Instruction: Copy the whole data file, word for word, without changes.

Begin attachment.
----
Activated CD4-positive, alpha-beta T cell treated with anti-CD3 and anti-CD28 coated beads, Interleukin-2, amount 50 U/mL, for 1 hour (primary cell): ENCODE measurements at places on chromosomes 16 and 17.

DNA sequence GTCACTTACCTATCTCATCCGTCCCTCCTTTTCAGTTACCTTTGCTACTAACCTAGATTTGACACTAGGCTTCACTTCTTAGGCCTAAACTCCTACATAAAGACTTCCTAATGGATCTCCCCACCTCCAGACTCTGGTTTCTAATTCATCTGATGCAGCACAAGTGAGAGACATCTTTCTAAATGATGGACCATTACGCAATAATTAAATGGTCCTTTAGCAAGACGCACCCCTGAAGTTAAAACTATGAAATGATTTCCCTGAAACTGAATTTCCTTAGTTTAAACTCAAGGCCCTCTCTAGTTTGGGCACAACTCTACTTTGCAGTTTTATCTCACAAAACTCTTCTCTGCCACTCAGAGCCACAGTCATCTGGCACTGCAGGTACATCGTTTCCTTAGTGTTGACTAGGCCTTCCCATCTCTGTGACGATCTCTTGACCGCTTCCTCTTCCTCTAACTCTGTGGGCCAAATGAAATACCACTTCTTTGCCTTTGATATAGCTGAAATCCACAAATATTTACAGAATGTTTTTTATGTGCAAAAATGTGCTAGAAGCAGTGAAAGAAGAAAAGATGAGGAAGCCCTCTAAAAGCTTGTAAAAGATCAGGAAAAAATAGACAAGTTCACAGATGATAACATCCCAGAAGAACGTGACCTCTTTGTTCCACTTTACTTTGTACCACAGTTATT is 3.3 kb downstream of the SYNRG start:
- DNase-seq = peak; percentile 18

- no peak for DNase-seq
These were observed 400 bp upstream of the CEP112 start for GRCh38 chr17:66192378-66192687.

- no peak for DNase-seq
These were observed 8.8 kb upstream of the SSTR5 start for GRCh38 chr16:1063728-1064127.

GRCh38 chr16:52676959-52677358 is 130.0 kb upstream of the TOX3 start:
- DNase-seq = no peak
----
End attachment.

Activated CD4-positive, alpha-beta T cell treated with anti-CD3 and anti-CD28 coated beads, Interleukin-2, amount 50 U/mL, for 1 hour (primary cell): ENCODE measurements at places on chromosomes 16 and 17.

DNA sequence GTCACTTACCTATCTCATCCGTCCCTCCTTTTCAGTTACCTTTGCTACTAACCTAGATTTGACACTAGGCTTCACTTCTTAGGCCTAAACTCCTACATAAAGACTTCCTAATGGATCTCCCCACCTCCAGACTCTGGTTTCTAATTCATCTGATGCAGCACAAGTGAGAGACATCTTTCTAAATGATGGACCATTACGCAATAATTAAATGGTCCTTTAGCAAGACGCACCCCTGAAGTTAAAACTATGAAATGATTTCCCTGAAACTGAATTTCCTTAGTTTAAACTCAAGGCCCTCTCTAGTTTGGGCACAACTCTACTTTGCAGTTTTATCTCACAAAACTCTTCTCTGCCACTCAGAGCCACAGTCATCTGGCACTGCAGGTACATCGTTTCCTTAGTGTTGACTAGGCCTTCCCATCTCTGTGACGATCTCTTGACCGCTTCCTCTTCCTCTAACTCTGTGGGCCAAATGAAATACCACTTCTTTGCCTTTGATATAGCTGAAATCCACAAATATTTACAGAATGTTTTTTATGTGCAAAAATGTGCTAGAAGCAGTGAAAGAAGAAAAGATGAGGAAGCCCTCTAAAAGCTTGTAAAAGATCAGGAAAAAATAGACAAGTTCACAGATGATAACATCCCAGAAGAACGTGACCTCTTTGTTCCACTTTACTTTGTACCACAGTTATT is 3.3 kb downstream of the SYNRG start:
- DNase-seq = peak; percentile 18

- no peak for DNase-seq
These were observed 400 bp upstream of the CEP112 start for GRCh38 chr17:66192378-66192687.

- no peak for DNase-seq
These were observed 8.8 kb upstream of the SSTR5 start for GRCh38 chr16:1063728-1064127.

GRCh38 chr16:52676959-52677358 is 130.0 kb upstream of the TOX3 start:
- DNase-seq = no peak